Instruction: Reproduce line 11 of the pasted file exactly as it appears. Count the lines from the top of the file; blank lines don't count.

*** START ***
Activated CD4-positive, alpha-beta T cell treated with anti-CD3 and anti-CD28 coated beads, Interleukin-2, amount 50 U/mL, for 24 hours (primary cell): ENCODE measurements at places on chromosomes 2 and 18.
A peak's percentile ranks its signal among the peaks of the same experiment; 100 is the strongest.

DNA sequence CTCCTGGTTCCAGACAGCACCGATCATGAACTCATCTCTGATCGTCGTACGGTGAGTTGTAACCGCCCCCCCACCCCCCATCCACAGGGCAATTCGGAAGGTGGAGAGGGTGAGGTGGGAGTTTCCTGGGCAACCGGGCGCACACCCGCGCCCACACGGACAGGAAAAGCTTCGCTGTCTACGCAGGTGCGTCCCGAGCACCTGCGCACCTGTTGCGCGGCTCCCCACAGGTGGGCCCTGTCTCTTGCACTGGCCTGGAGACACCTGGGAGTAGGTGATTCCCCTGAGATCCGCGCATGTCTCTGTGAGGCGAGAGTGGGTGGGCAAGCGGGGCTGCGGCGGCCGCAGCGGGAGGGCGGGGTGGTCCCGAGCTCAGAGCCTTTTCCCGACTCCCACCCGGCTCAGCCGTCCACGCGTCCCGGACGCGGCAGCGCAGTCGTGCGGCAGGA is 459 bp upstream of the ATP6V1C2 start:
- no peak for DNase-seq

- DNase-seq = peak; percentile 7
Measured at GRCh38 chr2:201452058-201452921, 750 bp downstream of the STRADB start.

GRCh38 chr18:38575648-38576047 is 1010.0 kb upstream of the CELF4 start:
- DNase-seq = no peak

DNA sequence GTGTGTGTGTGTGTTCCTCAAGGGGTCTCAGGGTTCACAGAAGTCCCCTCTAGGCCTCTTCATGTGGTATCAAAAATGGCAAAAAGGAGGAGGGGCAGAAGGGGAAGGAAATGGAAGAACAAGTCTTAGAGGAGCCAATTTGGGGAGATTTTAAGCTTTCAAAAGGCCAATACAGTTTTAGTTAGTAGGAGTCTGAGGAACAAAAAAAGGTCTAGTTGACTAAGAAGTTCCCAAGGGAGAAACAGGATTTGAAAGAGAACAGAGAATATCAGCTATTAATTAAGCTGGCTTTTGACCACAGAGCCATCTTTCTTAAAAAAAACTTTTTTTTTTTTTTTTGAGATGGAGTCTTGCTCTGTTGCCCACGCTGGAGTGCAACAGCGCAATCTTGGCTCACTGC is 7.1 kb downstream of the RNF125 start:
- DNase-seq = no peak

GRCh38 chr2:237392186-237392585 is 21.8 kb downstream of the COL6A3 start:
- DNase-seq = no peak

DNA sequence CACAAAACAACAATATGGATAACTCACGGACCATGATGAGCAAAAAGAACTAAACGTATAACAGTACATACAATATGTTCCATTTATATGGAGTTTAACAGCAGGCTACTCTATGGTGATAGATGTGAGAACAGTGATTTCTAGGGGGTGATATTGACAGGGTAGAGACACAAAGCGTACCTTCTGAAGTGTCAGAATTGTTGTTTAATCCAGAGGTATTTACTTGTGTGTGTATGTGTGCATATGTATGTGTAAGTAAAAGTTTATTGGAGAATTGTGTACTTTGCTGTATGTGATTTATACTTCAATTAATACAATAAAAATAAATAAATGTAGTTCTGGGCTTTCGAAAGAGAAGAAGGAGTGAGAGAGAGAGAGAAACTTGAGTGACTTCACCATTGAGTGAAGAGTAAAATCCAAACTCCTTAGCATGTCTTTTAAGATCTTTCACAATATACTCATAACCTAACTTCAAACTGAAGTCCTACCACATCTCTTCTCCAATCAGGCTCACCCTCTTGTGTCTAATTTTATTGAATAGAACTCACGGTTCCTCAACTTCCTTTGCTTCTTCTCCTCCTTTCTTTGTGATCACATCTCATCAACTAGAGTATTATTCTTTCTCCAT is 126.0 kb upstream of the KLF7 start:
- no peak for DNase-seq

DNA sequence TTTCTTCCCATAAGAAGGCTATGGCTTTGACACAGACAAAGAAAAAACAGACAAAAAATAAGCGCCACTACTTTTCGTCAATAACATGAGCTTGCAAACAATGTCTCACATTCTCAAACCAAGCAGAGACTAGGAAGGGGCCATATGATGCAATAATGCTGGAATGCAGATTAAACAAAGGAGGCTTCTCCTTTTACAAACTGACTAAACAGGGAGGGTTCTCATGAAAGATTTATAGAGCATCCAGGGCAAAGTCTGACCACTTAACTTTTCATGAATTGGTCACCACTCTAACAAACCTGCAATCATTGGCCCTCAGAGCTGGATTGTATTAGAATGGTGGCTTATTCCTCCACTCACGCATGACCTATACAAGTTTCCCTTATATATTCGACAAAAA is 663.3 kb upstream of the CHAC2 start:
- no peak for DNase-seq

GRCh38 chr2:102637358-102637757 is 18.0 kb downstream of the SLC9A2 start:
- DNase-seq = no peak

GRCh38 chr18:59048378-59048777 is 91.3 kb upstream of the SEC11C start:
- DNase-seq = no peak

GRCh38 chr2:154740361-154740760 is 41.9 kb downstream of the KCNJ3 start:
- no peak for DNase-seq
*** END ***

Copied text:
GRCh38 chr2:237392186-237392585 is 21.8 kb downstream of the COL6A3 start: